– A control experiment with a closely related non-benzoate degrading strain of Sultfitobacter spp. (listed in Figure 4d) would be desirable (Figure 4c). Is it possible that the depletion of benzoate in Figure 4c is due to adsorption by the cells? Also, I do not see statistical differences in the treatments shown in Figure 4b.
We now added a new figure (Figure 5) in which we show the growth on benzoate as sole carbon source and the co-culturing dynamics of two additional Sulfitobacter strains that cannot utilize benzoate. We show that S. pontiacus DSM 10014 and S. brevis DSM 11443 do not have the genes required for benzoate utilization (Figure 5a). Accordingly, these strains do not grow on benzoate as sole carbon source (Figure 5b). We also show that when we cocultured S. pontiacus and S. brevis with E. huxleyi they do not switch their lifestyle to pathogenicity (Figure 5c). We further discuss this observation in the manuscript.
Regarding the depletion of benzoate in Figure 4c- we are confident that it is derived by bacterial consumption and metabolism and not due to adsorption by the cells. In this experiment Sulfitobacter D7 grew 4-orders of magnitude, therefore the bacteria must have consumed and metabolized benzoate to gain energy for growth.
Regarding the statistical differences in Figure 4b- we now added information on the statistical significance in expression values between the CM treatments and the MM treatments. In Figure 4b, we added * which mark genes that were significantly DE between all CM and MM treatments (Exp-CM vs MM, Exp-CM vs MM+DMSP, Exp-CM+DMSP vs MM, Exp-CM+DMSP vs MM+DMSP, Stat-CM vs MM and Stat-CM vs MM+DMSP). Genes marked with ** were significantly DE between all CM and MM treatments but one comparison (for BenD Exp-CM vs MM+DMSP; for PcaF Exp-CM+DMSP vs MM).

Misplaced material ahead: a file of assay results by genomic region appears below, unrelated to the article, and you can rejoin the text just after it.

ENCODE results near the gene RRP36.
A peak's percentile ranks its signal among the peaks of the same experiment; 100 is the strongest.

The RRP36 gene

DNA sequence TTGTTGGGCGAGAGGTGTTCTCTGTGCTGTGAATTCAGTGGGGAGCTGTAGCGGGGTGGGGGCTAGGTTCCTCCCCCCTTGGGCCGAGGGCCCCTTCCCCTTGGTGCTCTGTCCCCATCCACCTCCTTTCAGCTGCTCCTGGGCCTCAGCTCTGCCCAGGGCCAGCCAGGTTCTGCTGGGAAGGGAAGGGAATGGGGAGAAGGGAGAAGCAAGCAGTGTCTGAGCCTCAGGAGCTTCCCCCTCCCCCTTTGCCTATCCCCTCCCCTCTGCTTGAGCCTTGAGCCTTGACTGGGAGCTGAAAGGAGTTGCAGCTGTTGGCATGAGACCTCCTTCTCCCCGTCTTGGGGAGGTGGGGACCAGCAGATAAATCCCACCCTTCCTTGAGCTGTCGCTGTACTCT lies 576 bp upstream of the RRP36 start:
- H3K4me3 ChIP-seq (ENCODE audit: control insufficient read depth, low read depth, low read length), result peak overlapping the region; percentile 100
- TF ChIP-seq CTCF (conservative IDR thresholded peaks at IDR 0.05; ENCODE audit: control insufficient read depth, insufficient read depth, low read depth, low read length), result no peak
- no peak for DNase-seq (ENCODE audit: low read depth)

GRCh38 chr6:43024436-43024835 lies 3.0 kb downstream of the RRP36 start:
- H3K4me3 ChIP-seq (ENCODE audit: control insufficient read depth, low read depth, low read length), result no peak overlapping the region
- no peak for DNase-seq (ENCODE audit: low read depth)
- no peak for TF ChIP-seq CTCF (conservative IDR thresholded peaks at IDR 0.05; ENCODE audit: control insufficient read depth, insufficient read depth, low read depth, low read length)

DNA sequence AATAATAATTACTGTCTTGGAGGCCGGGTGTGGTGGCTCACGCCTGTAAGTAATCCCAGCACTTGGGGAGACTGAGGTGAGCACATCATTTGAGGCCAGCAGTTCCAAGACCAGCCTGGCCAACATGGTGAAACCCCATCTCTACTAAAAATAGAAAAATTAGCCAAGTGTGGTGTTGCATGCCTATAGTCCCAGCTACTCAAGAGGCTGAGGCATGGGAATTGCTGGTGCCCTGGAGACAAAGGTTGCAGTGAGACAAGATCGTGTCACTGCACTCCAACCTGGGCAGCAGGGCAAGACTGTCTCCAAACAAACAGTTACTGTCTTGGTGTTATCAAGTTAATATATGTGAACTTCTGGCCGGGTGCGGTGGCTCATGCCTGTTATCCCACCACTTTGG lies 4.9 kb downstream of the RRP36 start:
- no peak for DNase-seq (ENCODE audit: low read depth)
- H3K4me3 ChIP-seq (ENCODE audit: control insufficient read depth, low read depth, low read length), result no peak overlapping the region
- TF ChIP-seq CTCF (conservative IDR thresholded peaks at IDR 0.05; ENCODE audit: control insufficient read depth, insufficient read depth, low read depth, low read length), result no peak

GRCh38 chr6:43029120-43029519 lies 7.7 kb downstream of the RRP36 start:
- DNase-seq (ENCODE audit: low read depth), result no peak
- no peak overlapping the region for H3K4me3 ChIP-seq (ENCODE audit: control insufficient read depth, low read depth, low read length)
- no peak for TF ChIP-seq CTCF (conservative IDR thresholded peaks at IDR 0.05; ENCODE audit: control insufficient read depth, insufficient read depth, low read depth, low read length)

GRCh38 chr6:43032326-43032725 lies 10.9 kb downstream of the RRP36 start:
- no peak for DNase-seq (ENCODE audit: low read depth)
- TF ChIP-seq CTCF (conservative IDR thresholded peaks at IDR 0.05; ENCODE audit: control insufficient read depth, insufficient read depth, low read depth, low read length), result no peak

Furthermore, in Supplementary Table S5, the reviewer can find the expression values of benzoate-related genes and which of these were significantly DE.
– Did you prove the biosynthetic pathway by qPCR analysis? The benzoate degradation could be determined using labelled benzoate.
We now added new results that show the algal production of benzoate and consumption of benzoate by Sulfitobacter D7 during co-culturing with E. huxleyi (Figure 4d). We invested tremendous efforts to achieve these results, including extensive LC-MS method development and analysis. Furthermore, our results from the transcriptomics experiment demonstrate the co-transcription of the whole pathway in CM indicating that the whole pathway is indeed active if benzoate is present (Figure 4b, Table S5). This, together with our previously presented results of benzoate consumption in bacterial mono-cultures (Figure 4c), clearly demonstrates that Sulfitobacter D7 uptakes benzoate.
– The lifestyle switch appears to be regulated by a certain DMSP/benzoate ratio. The use of such a ratio as a proof of principle would be extremely beneficial and required to support the assumptions and results which are given in Figure 6.
We performed an experiment in which we added different concentrations of benzoate (1, 10 and 100 µM) with and without 100 µM DMSP, to see if there is a dose-dependent effect. While the 100 µM benzoate hinders DMSP signaling statistically significant, the 10 µM benzoate concentration shows some effect, though not statistically significant (see Author response image 1).
In order to back up our conclusions, we now include results of Sulfitobacter D7 coculturing with two E. huxleyi strains (CCMP2090 and CCMP379) (new Figure 6 and Figure S5). Both experiments demonstrate that benzoate hinders the pathogenicity-inducing effect of DMSP, further supporting our conclusions.
– I am curious as to what the author thinks is going on, if the second source of benzoate (other algae) is present? How equal are all the E. huxleyi cells within a bloom (single-cell analysis and quantification of benzoate release might be necessary)?
The reviewer raises an interesting point. Taking into consideration the scale at which interactions occur, we think that the interaction depends on the composition of each phycosphere. In a diluted environment, such as the marine environment, bacteria will most likely not sense benzoate from a different alga, unless a bacterium is within the algal phycosphere. In lab cultures the situation is different, because there is no mixing and molecules can accumulate in the cultures’ media. Therefore, an additional source of benzoate can indeed alter the interaction with the algae, as we see in our observations (Figure 6 and Figure S5).